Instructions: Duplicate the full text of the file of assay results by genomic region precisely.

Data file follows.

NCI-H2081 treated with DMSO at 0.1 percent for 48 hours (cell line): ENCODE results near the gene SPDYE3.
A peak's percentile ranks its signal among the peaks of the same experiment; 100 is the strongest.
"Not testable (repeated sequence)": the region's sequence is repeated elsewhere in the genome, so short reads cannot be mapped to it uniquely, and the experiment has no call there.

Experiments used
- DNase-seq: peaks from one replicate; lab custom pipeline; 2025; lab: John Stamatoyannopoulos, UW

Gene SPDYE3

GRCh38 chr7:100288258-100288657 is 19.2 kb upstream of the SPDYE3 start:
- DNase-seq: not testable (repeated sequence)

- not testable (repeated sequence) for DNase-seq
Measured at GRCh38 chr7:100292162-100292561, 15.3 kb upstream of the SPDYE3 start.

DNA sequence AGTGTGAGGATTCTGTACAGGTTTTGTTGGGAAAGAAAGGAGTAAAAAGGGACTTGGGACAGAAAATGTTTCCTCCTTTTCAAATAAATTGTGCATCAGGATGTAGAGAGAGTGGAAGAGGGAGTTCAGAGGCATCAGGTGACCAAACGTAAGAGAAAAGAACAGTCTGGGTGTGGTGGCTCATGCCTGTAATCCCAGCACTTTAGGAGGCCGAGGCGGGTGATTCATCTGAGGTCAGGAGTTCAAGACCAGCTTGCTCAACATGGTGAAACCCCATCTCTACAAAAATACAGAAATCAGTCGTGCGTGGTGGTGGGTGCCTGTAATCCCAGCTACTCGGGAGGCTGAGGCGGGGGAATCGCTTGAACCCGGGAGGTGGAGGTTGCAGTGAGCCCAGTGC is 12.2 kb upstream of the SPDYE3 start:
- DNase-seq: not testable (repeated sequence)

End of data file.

NCI-H2081 treated with DMSO at 0.1 percent for 48 hours (cell line): ENCODE results near the gene SPDYE3.
A peak's percentile ranks its signal among the peaks of the same experiment; 100 is the strongest.
"Not testable (repeated sequence)": the region's sequence is repeated elsewhere in the genome, so short reads cannot be mapped to it uniquely, and the experiment has no call there.

Experiments used
- DNase-seq: peaks from one replicate; lab custom pipeline; 2025; lab: John Stamatoyannopoulos, UW

Gene SPDYE3

GRCh38 chr7:100288258-100288657 is 19.2 kb upstream of the SPDYE3 start:
- DNase-seq: not testable (repeated sequence)

- not testable (repeated sequence) for DNase-seq
Measured at GRCh38 chr7:100292162-100292561, 15.3 kb upstream of the SPDYE3 start.

DNA sequence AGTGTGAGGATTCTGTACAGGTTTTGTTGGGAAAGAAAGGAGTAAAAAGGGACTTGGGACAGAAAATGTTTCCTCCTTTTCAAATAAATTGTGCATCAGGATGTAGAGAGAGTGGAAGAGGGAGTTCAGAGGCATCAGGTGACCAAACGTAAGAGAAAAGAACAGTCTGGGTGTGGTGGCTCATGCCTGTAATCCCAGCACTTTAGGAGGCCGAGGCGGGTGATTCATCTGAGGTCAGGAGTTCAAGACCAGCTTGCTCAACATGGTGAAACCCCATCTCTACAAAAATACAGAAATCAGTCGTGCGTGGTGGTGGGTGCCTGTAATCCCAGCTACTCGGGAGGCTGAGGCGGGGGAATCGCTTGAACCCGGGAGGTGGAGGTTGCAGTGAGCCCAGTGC is 12.2 kb upstream of the SPDYE3 start:
- DNase-seq: not testable (repeated sequence)